Every day is a learning day, I have always believed. From both good and bad experiences we can take something that will help us in the future. But at the age of 64 I never thought that I would see many of the things I have this year. A virus bringing the world to it’s knees, surely only in a book or a crazy film? The NHS close to collapse, with our country’s economy not far behind. Millions of jobs lost, and meeting up with friends a dim and distant memory. Central London looking like a ghost town. The poverty gap increasing around the world, as the virus seems to discriminate. Whilst digital technology becomes vital to the way we work and learn.
What has all of this meant to me? As I am receiving the privilege of getting old, my health is struggling to keep up. ‘Late effects’ starting to come into play, making my quality of life more difficult. But that is my trade-off for 13 years of additional life! Being classed as vulnerable in the current crisis does nothing for my feeling of wellbeing! If I needed any reminder to make every day count, here it is. But my mental resilience is holding up, which is really key for me.
Having been used to unreliable health and frequent hospital visits, I have been able to live my life, but constantly interrupted. During Covid times it has been much the same! Being initially a prisoner of cancer and it’s treatment, now trying to also stay out of trouble with the virus too. The psychological impact of living life in this way has been very understated for people affected by cancer. But I can already see the challenges for EVERYBODY, now starting to take effect.
From a selfish perspective, my work is growing and I have no worries about employment or career path. Being self-employed for many years has prepared me well for difficult times. In fact these times are producing opportunities I couldn’t previously imagine. So how effectively I am using my time is becoming even more critical.
My strengths are when communicating. I love meeting new people, and have had to adapt from face to face in the same room, to Zoom calls, a very different skill! Better than nothing of course, but hopefully not a permanent replacement. We have seen the real value of others in our lives, and experienced sacrifice, unable to see our friends and even our own family on a regular basis. What I have been delighted to see though, is a real understanding of who the key workers are in our lives.
People that inevitably we have taken for granted, before the virus. Naturally we valued our healthcare workers, but what about supermarket staff? Dustmen, postmen, delivery drivers, builders and tradesmen. All taking huge risks to keep our lives as normal as possible. Of course I shouldn’t forget the team at Amazon too, without who we would all be lost!! These times have shown us what is really important in our lives, and what is just garnish.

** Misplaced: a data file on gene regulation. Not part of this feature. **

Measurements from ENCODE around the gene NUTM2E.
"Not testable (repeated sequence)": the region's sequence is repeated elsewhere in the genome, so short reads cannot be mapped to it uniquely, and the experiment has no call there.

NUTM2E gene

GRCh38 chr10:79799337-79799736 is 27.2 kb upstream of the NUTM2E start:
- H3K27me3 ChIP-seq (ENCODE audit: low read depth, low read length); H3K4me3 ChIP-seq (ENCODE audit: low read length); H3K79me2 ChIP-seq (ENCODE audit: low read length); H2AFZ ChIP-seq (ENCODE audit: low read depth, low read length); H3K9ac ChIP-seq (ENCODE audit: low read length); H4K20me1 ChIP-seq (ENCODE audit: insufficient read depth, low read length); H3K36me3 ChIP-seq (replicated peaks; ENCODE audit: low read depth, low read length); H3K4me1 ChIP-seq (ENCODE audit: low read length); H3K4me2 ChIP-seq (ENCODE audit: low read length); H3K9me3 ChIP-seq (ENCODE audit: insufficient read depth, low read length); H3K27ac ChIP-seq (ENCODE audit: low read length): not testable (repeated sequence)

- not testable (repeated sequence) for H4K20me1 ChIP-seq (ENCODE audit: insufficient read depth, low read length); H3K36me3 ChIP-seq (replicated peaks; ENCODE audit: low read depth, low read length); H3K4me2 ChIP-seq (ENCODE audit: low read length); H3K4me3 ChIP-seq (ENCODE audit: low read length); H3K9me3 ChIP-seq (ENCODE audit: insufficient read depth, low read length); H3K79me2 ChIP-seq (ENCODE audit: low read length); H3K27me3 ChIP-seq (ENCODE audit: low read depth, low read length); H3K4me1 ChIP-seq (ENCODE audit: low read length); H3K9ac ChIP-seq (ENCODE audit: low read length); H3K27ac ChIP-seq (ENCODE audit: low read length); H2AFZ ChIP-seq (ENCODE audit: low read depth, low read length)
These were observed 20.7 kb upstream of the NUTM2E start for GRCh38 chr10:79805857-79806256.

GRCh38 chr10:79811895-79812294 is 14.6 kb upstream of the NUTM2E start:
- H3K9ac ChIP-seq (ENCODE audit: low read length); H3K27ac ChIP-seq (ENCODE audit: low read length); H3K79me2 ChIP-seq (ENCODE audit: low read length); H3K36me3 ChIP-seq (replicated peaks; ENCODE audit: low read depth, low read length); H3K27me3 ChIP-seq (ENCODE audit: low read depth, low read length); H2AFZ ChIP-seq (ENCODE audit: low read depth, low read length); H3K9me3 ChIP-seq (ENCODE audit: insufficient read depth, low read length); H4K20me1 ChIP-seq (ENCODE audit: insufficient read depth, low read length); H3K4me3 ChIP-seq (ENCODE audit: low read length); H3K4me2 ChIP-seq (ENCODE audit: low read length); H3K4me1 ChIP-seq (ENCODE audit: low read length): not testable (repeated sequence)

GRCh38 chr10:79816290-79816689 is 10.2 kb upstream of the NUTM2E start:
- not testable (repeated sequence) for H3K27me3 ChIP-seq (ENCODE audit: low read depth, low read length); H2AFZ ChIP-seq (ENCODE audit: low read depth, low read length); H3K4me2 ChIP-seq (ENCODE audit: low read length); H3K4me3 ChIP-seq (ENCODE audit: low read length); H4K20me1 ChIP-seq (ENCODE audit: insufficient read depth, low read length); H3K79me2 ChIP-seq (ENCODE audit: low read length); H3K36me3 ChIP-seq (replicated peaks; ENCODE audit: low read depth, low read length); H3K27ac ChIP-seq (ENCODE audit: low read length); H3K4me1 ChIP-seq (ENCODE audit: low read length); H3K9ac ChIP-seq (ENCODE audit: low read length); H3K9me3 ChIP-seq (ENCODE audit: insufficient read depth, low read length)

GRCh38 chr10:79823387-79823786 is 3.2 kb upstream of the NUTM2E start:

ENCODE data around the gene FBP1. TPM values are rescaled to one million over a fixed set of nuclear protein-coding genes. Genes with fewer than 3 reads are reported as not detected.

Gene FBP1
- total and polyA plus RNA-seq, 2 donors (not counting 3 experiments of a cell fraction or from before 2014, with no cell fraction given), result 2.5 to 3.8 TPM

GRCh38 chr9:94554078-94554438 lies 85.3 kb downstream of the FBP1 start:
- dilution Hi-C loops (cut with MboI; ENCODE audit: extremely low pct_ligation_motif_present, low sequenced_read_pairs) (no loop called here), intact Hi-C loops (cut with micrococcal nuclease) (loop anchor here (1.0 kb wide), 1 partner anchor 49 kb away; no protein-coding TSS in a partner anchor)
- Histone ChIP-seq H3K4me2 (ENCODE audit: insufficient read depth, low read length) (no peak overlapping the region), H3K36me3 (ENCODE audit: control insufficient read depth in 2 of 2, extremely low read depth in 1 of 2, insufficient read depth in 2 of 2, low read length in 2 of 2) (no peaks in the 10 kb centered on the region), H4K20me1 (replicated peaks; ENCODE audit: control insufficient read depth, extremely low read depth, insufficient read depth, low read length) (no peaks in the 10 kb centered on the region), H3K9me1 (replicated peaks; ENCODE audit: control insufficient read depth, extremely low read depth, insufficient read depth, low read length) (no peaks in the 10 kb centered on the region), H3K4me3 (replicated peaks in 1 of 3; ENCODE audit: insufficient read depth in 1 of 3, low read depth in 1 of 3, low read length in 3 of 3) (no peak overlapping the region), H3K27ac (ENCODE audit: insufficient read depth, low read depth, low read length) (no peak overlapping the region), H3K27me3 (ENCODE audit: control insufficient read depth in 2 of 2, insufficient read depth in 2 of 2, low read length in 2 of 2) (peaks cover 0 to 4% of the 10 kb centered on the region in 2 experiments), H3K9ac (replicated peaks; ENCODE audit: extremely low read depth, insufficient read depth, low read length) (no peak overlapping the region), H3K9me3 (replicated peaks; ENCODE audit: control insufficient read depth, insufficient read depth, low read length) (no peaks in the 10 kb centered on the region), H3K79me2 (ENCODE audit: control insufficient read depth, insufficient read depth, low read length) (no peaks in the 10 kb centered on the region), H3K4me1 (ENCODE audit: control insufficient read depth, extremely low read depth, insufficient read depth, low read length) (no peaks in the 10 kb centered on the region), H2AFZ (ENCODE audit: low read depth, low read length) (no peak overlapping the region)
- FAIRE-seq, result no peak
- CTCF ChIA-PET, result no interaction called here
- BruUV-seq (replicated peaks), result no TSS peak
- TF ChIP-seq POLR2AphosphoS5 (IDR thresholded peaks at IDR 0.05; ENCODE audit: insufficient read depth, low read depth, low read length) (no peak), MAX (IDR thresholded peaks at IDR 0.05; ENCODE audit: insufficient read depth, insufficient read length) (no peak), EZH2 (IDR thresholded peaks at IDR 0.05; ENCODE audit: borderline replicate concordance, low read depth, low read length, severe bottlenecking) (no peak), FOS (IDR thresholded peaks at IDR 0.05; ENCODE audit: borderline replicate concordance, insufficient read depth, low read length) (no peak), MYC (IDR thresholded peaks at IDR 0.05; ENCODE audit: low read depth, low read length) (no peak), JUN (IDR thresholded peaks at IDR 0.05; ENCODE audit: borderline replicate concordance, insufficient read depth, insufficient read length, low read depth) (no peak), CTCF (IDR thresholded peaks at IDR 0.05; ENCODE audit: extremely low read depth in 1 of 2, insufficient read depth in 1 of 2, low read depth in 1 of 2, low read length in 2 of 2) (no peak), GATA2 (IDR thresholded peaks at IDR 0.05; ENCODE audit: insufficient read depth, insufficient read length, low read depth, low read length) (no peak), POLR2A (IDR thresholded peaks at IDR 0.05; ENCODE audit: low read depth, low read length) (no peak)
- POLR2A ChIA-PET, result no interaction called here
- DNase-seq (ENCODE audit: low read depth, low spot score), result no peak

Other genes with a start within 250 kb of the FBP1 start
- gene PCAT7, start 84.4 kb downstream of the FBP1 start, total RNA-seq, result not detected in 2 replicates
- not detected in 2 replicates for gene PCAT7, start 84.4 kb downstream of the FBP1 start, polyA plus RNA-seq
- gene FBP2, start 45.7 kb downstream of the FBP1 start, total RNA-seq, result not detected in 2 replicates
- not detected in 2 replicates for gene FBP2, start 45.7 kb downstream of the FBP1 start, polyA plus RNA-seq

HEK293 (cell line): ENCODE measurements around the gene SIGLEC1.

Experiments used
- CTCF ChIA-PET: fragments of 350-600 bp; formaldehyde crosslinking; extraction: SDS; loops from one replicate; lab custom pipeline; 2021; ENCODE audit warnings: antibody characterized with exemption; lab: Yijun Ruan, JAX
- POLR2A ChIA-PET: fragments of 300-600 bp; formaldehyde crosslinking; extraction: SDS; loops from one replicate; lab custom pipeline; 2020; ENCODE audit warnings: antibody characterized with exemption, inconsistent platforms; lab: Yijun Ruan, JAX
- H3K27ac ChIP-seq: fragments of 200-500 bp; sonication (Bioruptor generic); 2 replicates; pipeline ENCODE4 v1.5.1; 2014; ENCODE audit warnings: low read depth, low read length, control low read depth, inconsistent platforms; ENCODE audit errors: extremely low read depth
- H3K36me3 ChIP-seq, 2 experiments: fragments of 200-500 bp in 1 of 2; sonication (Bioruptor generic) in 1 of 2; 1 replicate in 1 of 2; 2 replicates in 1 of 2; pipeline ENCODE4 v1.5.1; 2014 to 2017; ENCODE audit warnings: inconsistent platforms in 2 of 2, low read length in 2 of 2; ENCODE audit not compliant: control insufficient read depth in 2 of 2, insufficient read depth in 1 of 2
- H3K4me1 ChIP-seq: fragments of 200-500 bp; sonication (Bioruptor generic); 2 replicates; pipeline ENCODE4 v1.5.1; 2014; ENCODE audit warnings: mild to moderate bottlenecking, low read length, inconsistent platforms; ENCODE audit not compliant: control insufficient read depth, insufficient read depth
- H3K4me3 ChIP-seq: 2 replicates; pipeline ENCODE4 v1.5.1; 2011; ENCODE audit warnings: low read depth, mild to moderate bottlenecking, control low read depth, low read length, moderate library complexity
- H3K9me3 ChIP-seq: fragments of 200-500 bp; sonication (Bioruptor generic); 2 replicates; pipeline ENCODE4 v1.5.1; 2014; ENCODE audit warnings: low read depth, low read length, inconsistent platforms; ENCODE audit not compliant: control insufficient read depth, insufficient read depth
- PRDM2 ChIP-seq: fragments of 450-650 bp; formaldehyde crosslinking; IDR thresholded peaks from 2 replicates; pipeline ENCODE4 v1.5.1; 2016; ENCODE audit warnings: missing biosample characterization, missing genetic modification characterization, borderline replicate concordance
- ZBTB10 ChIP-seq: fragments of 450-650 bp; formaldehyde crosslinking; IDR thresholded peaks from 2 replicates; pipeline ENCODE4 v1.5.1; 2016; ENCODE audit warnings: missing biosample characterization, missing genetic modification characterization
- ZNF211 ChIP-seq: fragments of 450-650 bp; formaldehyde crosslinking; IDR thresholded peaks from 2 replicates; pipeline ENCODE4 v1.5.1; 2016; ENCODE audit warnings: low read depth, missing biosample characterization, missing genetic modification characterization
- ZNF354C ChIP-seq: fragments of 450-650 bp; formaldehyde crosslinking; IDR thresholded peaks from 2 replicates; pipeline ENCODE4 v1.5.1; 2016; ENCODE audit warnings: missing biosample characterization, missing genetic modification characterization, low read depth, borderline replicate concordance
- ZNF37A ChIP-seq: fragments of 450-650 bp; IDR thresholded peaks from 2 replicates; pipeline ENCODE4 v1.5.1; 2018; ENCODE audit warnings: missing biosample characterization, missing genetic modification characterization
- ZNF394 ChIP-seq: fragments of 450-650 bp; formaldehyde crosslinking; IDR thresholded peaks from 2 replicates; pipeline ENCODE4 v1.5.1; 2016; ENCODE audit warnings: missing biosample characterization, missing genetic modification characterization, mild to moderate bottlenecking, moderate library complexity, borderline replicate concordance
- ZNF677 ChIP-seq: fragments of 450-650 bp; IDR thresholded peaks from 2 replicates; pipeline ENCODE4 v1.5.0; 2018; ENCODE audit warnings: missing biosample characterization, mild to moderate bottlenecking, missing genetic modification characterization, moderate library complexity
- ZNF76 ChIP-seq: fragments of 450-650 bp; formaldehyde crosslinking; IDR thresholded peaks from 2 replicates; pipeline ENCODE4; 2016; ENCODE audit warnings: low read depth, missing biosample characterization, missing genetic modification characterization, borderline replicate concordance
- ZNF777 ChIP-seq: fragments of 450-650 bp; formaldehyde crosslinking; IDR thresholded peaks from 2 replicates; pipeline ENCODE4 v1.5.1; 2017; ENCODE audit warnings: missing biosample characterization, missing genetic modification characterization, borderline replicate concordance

Since cancer entered my life in 2007 I have really understood the value of my time. Not in a selfish way but always trying to add value whenever I can. The difficult task is to balance personal and family time, with work. A common problem for many, but I have no excuse, as the choices are all mine. One thing I do know for certain is that you will rarely have time, health, and money, at the same time. Money generally comes at the cost of the other two. I wonder whether the situation we find ourselves in now, will help people understand what is really important to them. Frequently, it is the simple things that bring us most joy!
In most sectors, Covid has accelerated change that had already started. Collapse of retailers and large chain restaurants. Mass travel to and from an office, producing more flexible working. NHS using technology more frequently to enable them to be more efficient. Red tape being stripped away to help things move more quickly. World medical collaboration to find an effective defence against the virus. These signs fill me with hope not despair.
As a society we are paying a heavy price, and it will take many years, if ever to get back to ‘normal.’ But we must learn from this. Change will be happening quicker now, and we must be able to adapt faster than before. I believe local communities will be more important to us than ever, if we are spending more time at home. This will change the landscape for many sectors. What will our major cities look like in years to come?
One thing that has impressed me during these challenging times is how quick communities have been to see a need and react to it. Foodbanks and small charitable organisations, working with little funding but helping in their locality. Large organisation red tape not holding them back from creating very impactful services. I think this is how we must work in the future. Seeing opportunities and taking them quickly. A massive challenge for large corporate structures.
Finally I would like to thank everyone for the incredible support during this difficult year! Lets hope that 2021 is an improvement. As always these are my personal experiences and opinions. Please feel free to share your own below. Stay safe!!